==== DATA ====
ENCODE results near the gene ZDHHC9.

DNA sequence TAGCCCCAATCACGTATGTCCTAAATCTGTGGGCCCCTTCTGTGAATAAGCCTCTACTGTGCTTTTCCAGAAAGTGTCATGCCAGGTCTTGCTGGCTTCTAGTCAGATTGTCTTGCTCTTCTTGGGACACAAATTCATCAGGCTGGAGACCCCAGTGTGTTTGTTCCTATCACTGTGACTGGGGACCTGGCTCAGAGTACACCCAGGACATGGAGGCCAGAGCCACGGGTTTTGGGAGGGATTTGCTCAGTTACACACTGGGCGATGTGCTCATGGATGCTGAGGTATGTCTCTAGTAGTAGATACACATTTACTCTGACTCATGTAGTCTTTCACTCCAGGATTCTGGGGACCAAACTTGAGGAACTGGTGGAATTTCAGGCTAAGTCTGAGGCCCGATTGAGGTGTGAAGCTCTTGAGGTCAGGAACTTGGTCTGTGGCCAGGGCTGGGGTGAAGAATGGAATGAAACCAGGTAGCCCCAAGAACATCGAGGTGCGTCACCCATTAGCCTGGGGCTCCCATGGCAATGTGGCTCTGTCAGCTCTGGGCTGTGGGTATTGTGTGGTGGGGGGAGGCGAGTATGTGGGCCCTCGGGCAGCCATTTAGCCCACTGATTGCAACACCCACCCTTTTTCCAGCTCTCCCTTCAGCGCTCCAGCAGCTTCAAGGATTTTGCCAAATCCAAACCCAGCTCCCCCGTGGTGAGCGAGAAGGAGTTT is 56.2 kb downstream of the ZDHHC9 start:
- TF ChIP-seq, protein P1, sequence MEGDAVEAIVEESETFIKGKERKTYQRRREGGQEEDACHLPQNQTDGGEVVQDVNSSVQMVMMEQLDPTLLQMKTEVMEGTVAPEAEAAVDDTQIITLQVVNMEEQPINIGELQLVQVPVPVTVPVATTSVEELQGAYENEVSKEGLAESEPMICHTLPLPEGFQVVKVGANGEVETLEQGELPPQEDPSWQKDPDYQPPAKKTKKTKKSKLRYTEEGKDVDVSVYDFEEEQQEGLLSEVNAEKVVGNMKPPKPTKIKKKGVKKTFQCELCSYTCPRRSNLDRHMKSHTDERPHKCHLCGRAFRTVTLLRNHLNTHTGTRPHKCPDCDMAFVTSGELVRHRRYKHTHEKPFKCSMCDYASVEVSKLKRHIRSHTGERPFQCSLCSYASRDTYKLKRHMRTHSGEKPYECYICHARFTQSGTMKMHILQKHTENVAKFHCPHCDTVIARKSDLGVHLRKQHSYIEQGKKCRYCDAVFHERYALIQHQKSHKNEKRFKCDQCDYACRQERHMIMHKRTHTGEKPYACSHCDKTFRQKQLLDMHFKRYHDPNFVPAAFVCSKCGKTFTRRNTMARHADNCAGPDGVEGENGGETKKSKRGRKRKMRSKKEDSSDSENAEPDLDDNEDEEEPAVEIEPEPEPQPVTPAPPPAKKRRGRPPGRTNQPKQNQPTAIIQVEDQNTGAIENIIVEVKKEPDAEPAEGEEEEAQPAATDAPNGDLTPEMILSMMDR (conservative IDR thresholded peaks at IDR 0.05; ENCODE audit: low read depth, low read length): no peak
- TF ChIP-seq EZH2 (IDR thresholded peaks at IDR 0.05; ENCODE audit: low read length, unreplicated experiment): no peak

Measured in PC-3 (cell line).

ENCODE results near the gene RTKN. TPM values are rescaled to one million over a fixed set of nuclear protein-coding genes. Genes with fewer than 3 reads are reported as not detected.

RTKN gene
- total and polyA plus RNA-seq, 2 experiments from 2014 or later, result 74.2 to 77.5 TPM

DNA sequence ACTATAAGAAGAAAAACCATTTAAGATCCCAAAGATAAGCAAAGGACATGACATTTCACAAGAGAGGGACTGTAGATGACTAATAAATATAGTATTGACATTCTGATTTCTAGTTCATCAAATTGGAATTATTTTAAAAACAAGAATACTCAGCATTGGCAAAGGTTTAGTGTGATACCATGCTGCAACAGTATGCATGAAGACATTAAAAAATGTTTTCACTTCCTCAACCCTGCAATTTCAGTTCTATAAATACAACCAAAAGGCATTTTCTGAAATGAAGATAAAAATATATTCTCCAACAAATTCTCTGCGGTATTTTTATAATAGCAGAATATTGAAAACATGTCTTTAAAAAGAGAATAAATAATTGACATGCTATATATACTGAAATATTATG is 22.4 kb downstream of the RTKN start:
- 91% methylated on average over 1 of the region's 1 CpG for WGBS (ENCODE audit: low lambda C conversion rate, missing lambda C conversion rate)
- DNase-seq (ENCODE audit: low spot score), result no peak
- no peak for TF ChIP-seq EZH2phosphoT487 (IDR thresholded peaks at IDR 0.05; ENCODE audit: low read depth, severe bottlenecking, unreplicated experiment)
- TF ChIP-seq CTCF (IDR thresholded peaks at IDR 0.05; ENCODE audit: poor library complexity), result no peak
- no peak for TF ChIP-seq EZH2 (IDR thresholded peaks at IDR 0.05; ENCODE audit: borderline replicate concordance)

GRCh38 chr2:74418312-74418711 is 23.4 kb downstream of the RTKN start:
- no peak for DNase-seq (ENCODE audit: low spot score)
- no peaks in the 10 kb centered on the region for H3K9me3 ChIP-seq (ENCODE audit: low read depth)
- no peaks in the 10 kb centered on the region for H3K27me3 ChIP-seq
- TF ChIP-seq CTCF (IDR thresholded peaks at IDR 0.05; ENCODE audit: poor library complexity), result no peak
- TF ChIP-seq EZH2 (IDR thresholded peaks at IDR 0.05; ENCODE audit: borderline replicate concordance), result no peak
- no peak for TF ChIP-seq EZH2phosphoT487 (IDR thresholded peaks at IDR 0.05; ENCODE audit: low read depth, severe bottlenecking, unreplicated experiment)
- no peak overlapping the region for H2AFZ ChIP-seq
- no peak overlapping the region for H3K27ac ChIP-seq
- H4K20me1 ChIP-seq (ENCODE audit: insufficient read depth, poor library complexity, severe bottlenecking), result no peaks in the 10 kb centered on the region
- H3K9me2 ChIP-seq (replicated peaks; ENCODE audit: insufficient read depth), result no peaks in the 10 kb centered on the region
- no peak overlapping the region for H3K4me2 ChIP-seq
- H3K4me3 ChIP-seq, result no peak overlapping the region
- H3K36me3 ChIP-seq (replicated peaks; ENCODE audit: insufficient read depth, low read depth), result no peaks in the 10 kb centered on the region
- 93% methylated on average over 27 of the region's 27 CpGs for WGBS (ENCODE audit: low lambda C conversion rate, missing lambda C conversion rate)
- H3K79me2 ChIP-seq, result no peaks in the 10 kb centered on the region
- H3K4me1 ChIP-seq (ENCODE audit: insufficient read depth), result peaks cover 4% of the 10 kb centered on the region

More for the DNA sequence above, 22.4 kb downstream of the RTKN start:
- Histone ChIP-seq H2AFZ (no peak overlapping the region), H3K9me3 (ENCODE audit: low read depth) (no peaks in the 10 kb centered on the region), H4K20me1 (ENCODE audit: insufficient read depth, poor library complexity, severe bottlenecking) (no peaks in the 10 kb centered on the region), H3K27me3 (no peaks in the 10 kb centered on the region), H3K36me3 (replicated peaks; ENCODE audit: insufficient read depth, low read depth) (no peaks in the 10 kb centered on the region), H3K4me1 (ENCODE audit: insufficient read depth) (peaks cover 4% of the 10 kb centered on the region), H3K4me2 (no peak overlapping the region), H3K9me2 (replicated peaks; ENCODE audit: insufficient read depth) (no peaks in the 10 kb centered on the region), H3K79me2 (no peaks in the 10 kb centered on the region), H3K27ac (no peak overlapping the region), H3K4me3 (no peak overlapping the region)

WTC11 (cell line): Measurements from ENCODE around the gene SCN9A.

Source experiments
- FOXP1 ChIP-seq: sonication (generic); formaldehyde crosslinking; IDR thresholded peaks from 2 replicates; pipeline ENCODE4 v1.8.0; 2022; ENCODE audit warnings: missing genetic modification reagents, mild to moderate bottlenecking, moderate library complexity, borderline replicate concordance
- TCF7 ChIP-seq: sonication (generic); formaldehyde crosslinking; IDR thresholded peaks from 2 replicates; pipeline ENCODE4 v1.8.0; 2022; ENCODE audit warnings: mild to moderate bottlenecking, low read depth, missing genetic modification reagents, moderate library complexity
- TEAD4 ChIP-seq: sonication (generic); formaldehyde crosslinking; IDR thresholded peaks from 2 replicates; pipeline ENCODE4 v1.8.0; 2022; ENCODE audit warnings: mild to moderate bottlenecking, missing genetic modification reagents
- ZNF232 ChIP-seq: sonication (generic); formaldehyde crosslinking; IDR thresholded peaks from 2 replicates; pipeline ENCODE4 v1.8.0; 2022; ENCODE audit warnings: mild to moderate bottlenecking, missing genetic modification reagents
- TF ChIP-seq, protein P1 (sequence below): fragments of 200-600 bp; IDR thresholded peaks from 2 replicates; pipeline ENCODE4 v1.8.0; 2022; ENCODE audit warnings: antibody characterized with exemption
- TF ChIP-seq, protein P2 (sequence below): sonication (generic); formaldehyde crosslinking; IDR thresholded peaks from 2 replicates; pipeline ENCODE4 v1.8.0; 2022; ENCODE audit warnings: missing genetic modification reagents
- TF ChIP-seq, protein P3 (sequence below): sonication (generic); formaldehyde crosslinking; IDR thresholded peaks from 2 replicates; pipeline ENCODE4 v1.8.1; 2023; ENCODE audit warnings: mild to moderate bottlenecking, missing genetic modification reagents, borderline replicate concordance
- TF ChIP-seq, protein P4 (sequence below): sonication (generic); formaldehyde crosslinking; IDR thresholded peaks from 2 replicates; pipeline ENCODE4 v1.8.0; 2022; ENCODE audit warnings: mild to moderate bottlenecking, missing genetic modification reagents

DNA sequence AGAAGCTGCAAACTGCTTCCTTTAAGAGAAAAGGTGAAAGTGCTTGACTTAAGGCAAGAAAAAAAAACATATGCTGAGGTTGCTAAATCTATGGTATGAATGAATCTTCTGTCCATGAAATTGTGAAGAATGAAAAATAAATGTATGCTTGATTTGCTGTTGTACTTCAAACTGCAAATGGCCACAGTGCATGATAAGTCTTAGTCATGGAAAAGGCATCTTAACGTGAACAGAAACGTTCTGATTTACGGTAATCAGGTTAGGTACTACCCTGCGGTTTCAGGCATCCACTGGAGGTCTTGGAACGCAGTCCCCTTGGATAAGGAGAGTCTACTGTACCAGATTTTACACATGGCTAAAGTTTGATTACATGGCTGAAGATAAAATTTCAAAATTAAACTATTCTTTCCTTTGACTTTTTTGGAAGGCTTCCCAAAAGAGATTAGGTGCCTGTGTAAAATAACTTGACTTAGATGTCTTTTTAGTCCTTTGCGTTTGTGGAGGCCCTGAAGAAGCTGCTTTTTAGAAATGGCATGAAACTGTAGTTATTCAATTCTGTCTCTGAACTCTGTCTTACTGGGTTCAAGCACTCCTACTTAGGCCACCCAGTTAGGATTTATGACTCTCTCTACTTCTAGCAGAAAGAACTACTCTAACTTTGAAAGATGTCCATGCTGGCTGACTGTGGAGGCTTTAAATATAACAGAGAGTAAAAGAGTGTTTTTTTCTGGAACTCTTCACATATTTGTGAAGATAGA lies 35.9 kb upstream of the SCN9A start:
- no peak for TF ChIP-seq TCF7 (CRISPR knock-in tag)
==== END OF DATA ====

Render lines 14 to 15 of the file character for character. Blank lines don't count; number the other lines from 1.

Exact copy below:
- no peak for TF ChIP-seq EZH2 (IDR thresholded peaks at IDR 0.05; ENCODE audit: borderline replicate concordance)

GRCh38 chr2:74418312-74418711 is 23.4 kb downstream of the RTKN start: